I left my datadive team at 9:15pm last night hard at work, visualizing the data in various ways as well as finding interesting inconsistencies. I will try to post some actual results later, but I want to wait for them to be (somewhat) finalized. For now I can make some observations.
- First, I really can’t believe how cool it is to meet all of these friendly and hard-working nerds who volunteered their entire weekend to clean and dig through data. It’s a really amazing group and I’m proud of how much they’ve done.
- Second, about half of the data scientists are women. Awesome and unusual to see so many nerd women outside of academics!
- Third, data cleaning is hard work and is a huge part of the job of a data scientist. I should never forget that. Having said that, though, we might want to spend some time before the next datadive pre-cleaning and formatting the data so that people have more time to jump into the analytics. As it is we learned a lot about data cleaning as a group, but next time we could learn a lot about comparing methodology.
- Statistical software packages such as Stata have trouble with large (250MB) files compared to python, probably because of the way they put everything into memory at once. So it’s cool that everyone comes to a datadive with their own laptop and language, but some thought should be put into what project they work on depending on this information.
- We read Gelman, Fagan and Kiss’s article about using the Stop and Frisk data to understand racial profiling, with the idea that we could test it out on more data or modify their methodology to slightly change the goal. However, they used crime statistics data that we don’t have and can’t find and which are essential to a good study.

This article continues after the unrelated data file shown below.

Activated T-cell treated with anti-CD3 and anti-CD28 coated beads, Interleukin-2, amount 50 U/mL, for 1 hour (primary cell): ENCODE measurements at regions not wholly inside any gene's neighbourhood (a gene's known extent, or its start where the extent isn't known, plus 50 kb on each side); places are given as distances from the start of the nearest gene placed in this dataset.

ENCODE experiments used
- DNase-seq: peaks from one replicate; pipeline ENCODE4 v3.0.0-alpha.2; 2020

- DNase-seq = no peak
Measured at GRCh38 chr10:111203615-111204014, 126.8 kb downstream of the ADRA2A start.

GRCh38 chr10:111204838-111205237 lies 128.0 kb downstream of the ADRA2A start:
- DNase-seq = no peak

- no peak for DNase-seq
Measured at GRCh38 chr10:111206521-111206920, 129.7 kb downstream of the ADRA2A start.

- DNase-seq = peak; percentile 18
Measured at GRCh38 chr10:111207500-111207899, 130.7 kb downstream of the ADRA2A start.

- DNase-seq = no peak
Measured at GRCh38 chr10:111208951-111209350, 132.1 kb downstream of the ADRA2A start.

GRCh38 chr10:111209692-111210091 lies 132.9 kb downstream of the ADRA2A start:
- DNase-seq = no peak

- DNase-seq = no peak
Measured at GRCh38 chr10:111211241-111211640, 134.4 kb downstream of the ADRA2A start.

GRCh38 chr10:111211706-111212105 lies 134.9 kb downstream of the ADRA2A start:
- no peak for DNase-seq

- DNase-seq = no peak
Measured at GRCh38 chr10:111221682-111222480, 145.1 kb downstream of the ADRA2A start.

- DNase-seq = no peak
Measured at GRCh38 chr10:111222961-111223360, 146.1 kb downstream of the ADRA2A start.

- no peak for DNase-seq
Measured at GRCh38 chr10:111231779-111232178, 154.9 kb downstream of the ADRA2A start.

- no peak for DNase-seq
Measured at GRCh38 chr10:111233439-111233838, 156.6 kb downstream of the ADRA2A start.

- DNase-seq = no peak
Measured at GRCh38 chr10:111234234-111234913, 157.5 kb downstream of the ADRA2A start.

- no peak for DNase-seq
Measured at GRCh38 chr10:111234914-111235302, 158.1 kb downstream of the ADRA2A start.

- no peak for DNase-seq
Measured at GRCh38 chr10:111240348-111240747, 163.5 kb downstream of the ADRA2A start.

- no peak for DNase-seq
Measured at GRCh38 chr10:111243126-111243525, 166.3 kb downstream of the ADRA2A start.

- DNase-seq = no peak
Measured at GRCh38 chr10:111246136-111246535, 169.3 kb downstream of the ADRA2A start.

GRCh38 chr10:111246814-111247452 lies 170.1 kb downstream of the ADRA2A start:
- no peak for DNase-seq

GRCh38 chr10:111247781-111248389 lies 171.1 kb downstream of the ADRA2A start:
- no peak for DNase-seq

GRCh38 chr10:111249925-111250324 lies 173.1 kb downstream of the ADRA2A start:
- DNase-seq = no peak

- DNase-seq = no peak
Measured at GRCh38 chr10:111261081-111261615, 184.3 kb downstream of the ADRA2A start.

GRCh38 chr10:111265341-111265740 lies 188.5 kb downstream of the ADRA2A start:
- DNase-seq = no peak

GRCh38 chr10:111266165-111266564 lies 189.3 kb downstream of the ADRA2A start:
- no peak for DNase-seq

- As an example of how crucial crime data like this is, if you hear the statement, “10% of the people living in this community are black but 50% of the people stopped and frisked are black,” it sounds pretty damning, but if you add “50% of crimes are committed by blacks” then it sound less so. We need that data for the purpose of analysis.
- Why is crime statistics data so hard to find? If you go to NYPD’s site and search for crime statistics, you get really very little information, which is not broken down by area (never mind x and y coordinates) or ethnicity. That stuff should be publicly available. In any case it’s interesting that the Stop and Frisk data is but the crime stats data isn’t.
- Oh my god check out our wiki, I just looked and I’m seeing some pretty amazing graphics. I saw some prototypes last night and I happen to know that some of these visualizations are actually movies, showing trends over time. Very cool!
- One last observation: this is just the beginning. The data is out there, the wiki is set up, and lots of these guys want to continue their work after this weekend is over. That’s what I’m talking about.